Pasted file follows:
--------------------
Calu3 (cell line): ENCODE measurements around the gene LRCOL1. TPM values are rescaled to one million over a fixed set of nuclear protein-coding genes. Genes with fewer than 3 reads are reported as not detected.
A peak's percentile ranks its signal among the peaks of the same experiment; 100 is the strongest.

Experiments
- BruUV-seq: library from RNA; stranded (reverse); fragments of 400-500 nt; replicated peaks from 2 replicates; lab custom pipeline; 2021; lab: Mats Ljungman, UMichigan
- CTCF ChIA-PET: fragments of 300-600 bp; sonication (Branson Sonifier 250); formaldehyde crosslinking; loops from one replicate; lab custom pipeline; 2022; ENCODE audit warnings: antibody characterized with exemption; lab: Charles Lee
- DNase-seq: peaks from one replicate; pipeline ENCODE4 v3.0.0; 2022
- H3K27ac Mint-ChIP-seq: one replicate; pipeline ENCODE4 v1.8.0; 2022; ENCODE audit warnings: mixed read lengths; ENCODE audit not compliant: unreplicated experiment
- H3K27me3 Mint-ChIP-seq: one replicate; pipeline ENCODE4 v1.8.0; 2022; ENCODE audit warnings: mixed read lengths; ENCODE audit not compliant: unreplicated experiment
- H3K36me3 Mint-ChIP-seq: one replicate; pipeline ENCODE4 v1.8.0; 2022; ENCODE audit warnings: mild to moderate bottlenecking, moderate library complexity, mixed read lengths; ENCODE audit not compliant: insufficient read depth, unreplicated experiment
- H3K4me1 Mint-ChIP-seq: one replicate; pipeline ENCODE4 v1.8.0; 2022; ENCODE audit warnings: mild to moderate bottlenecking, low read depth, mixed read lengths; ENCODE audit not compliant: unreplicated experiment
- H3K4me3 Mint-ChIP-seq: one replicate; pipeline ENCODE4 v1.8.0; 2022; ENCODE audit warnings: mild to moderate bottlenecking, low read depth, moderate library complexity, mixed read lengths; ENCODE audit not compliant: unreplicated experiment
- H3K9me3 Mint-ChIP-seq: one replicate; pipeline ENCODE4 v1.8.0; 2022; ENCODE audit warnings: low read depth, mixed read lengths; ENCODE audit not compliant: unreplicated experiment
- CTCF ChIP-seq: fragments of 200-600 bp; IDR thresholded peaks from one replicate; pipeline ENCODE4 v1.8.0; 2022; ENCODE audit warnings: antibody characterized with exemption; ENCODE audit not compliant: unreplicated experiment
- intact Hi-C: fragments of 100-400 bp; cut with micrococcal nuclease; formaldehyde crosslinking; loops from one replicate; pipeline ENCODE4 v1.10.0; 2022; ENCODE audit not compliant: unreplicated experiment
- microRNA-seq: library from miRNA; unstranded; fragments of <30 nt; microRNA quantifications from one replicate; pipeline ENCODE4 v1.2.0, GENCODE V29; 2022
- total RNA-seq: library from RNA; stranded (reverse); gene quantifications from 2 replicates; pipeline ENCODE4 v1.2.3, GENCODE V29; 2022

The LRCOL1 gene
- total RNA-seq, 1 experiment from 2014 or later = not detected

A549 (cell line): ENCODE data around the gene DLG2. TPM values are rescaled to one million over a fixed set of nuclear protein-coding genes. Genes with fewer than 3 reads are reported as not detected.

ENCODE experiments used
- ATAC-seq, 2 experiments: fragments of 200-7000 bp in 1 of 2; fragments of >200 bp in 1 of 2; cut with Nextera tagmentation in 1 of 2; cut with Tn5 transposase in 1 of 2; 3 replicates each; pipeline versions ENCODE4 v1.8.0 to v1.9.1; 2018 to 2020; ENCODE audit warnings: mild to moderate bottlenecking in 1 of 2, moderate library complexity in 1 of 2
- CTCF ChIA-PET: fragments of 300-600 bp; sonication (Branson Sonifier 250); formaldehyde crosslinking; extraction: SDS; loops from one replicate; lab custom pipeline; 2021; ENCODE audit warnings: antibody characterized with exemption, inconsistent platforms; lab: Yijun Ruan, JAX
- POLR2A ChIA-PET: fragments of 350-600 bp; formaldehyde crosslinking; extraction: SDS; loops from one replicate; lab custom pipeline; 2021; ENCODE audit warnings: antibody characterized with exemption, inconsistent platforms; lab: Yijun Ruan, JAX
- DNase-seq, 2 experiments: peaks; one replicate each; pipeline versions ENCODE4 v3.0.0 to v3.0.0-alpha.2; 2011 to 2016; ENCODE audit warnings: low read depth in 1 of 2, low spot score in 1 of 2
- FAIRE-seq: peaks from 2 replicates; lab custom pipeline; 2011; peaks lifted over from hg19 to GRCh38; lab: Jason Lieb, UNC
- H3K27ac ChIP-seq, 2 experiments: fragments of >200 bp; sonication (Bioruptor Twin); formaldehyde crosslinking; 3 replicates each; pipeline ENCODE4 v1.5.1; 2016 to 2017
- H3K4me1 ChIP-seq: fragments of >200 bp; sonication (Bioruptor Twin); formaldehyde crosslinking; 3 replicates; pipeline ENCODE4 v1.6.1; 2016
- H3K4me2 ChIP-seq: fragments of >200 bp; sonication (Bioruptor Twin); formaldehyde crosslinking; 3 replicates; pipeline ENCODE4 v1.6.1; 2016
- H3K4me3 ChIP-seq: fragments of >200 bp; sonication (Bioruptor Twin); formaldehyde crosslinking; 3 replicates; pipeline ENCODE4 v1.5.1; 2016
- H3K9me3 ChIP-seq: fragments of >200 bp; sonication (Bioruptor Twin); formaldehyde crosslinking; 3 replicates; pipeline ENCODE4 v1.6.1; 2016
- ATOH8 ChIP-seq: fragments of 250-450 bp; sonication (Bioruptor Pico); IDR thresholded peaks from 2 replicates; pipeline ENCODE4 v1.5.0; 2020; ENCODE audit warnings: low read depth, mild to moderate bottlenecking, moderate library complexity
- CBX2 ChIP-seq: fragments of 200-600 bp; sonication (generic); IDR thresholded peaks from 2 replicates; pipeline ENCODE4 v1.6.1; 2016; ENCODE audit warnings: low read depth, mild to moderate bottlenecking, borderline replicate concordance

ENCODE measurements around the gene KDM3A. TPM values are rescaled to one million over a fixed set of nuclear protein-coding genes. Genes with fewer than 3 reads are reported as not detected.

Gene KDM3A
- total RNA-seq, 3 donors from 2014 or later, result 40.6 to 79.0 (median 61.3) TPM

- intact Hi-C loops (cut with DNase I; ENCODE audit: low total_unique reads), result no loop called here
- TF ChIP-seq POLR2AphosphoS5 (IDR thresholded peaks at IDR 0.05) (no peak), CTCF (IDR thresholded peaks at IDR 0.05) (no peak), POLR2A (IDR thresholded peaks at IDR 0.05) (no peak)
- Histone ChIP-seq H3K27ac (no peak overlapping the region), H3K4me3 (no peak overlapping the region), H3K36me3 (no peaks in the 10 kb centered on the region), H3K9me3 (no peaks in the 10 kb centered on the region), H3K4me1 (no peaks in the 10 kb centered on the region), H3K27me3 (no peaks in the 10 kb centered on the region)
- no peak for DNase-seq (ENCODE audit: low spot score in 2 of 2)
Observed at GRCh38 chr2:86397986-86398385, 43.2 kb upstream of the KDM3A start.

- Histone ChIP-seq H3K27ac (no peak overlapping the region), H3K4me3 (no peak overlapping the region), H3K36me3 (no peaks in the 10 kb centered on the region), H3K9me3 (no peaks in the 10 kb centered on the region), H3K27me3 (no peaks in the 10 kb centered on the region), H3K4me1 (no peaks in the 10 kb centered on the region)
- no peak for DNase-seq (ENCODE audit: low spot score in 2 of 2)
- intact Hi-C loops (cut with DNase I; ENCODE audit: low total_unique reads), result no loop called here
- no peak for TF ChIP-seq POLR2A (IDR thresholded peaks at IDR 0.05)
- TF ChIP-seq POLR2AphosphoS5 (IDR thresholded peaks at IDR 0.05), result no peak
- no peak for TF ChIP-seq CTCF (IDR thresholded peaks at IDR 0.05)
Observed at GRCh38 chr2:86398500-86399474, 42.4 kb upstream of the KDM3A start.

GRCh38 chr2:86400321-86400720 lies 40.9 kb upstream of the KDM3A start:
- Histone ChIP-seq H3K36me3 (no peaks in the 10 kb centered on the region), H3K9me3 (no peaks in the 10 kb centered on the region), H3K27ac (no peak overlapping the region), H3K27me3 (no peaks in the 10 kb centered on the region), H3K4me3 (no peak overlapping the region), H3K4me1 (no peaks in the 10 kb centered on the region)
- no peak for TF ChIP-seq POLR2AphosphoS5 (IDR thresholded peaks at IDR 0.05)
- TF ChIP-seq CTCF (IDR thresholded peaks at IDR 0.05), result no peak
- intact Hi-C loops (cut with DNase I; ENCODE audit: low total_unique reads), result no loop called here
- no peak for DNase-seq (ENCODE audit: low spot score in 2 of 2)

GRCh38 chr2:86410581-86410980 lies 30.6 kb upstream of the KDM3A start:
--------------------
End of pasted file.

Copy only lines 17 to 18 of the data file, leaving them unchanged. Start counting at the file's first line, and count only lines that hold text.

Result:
The LRCOL1 gene
- total RNA-seq, 1 experiment from 2014 or later = not detected